The Coffire Project
How can waste be turned into something useful and beautiful? Designer Zhekai Zhang uses the concept of sustainable design to explore a new possibility for the treatment of coffee waste. By Aarthi Mohan
The Coffire collection of lamps uses a surface finishing technique with used coffee grounds as the sustainable colouring material which mimics textures of marble completely in contrast to the mass production scenario. The eco-conscious method of staining is inspired by the ancient pit firing technique for pottery making.
The lamp is made from high-quality porcelain clay in Jingdezhen, China. After firing, the body is white, bright and glossy, and feels smooth and delicate. The glaze of the lampshade is made from coffee grounds. Currently, at least 400 billion cups of coffee are consumed worldwide each year, producing at least 8 million tons of coffee grounds. Most coffee grounds are discarded, landfilled or incinerated along with other waste. There is also a part of coffee grounds that will directly enter urban sewage discharge through the sewer. Therefore, the disposal of coffee grounds as waste will not only consume a lot of energy but also cause certain harm to the environment.
The aim of this project is to develop an ‘imperfect’ design language from the perspective of the relationship between industrial standardised production and craftsmanship. The lamps have a pink marble-like surface texture, which is a wonderful effect that no other glaze can achieve. The texture and colour produced through this firing technology are different, making each lamp unique.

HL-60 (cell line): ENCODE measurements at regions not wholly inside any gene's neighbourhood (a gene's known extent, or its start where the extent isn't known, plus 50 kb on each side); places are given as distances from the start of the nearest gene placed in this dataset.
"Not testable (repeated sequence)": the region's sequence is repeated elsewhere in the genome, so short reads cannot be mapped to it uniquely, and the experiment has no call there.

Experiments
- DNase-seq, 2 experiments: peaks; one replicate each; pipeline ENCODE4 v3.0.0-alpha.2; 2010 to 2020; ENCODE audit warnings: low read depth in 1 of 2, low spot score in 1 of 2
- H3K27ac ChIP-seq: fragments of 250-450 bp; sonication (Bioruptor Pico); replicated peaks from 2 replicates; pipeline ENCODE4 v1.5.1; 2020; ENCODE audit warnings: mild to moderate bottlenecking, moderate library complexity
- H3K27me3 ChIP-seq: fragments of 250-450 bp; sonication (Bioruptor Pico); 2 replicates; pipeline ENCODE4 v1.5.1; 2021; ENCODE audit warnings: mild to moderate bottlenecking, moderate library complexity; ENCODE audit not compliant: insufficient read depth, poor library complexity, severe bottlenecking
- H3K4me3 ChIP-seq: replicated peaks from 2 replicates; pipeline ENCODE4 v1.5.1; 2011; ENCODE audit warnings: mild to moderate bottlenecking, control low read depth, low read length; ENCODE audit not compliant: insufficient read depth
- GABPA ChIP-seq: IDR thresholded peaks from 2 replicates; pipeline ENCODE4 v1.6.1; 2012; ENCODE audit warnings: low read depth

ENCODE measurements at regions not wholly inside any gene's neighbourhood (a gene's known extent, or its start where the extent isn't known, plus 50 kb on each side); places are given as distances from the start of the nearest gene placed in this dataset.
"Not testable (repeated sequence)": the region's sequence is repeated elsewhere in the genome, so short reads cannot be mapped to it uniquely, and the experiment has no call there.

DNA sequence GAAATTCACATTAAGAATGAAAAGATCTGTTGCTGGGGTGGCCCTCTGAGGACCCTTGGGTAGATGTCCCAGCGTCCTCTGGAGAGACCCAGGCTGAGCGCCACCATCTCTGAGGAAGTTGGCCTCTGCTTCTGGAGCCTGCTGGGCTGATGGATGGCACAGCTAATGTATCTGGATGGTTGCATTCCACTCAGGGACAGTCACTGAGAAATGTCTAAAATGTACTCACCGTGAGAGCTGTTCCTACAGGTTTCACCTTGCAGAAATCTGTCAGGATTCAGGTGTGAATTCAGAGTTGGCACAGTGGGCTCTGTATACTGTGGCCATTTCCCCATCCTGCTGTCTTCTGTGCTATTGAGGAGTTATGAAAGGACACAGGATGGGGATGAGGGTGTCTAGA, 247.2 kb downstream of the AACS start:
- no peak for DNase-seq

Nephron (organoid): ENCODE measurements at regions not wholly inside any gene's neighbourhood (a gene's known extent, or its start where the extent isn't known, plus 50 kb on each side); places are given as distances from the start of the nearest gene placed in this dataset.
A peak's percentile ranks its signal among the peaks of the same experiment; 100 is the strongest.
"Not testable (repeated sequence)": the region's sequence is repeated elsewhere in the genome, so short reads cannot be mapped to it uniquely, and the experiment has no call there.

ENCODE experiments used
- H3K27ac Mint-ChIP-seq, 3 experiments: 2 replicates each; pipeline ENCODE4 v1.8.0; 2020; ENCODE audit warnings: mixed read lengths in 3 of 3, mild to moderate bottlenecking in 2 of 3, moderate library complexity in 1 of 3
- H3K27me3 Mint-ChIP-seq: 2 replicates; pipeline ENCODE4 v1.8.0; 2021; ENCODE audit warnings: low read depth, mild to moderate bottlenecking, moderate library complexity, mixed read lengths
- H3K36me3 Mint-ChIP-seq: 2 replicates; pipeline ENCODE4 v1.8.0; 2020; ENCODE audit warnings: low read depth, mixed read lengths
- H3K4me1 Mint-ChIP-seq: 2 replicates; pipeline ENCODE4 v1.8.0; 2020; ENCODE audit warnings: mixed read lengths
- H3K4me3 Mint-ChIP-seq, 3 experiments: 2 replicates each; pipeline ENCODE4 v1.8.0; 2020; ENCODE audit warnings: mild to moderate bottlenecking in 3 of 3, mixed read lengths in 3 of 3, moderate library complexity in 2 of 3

It is a completely new and sustainable staining technique for a porcelain product. Compared to traditional pit firing, which tends to use toxic metals as colouring materials, the coffee grounds ensure the safety of the product. In addition, this project replaces the traditional sandpit by gas kiln to achieve mass production, solving the problem of a high waste rate of traditional pit firing. Also, the translucency of porcelain adds a form of presentation to the texture effect of the surface.
The innovative colouring technology used in the collection is derived from the ancient pit burning technology. During the low-temperature firing process at 700-1000°C, coffee grounds on the surface of the lamp will release biodiesel and sugar. Under the influence of temperature, humidity, coffee grounds’ concentration, and other variables, the interaction between the two substances will show a pink random texture on the surface of the lamp.
In addition, the traditional sandpits used in the pit burning process are replaced by gas kilns. Firstly, it is easier to control gas kiln as a modern firing technology in terms of operation, achieving mass production and greatly improving the yield of lamp firing. Secondly, the gas kiln can be controlled at a constant temperature, so that the colour of the fired lamp is more stable. Thirdly, since there are no trace elements in a gas kiln, the colour saturation of the fired lamp is higher.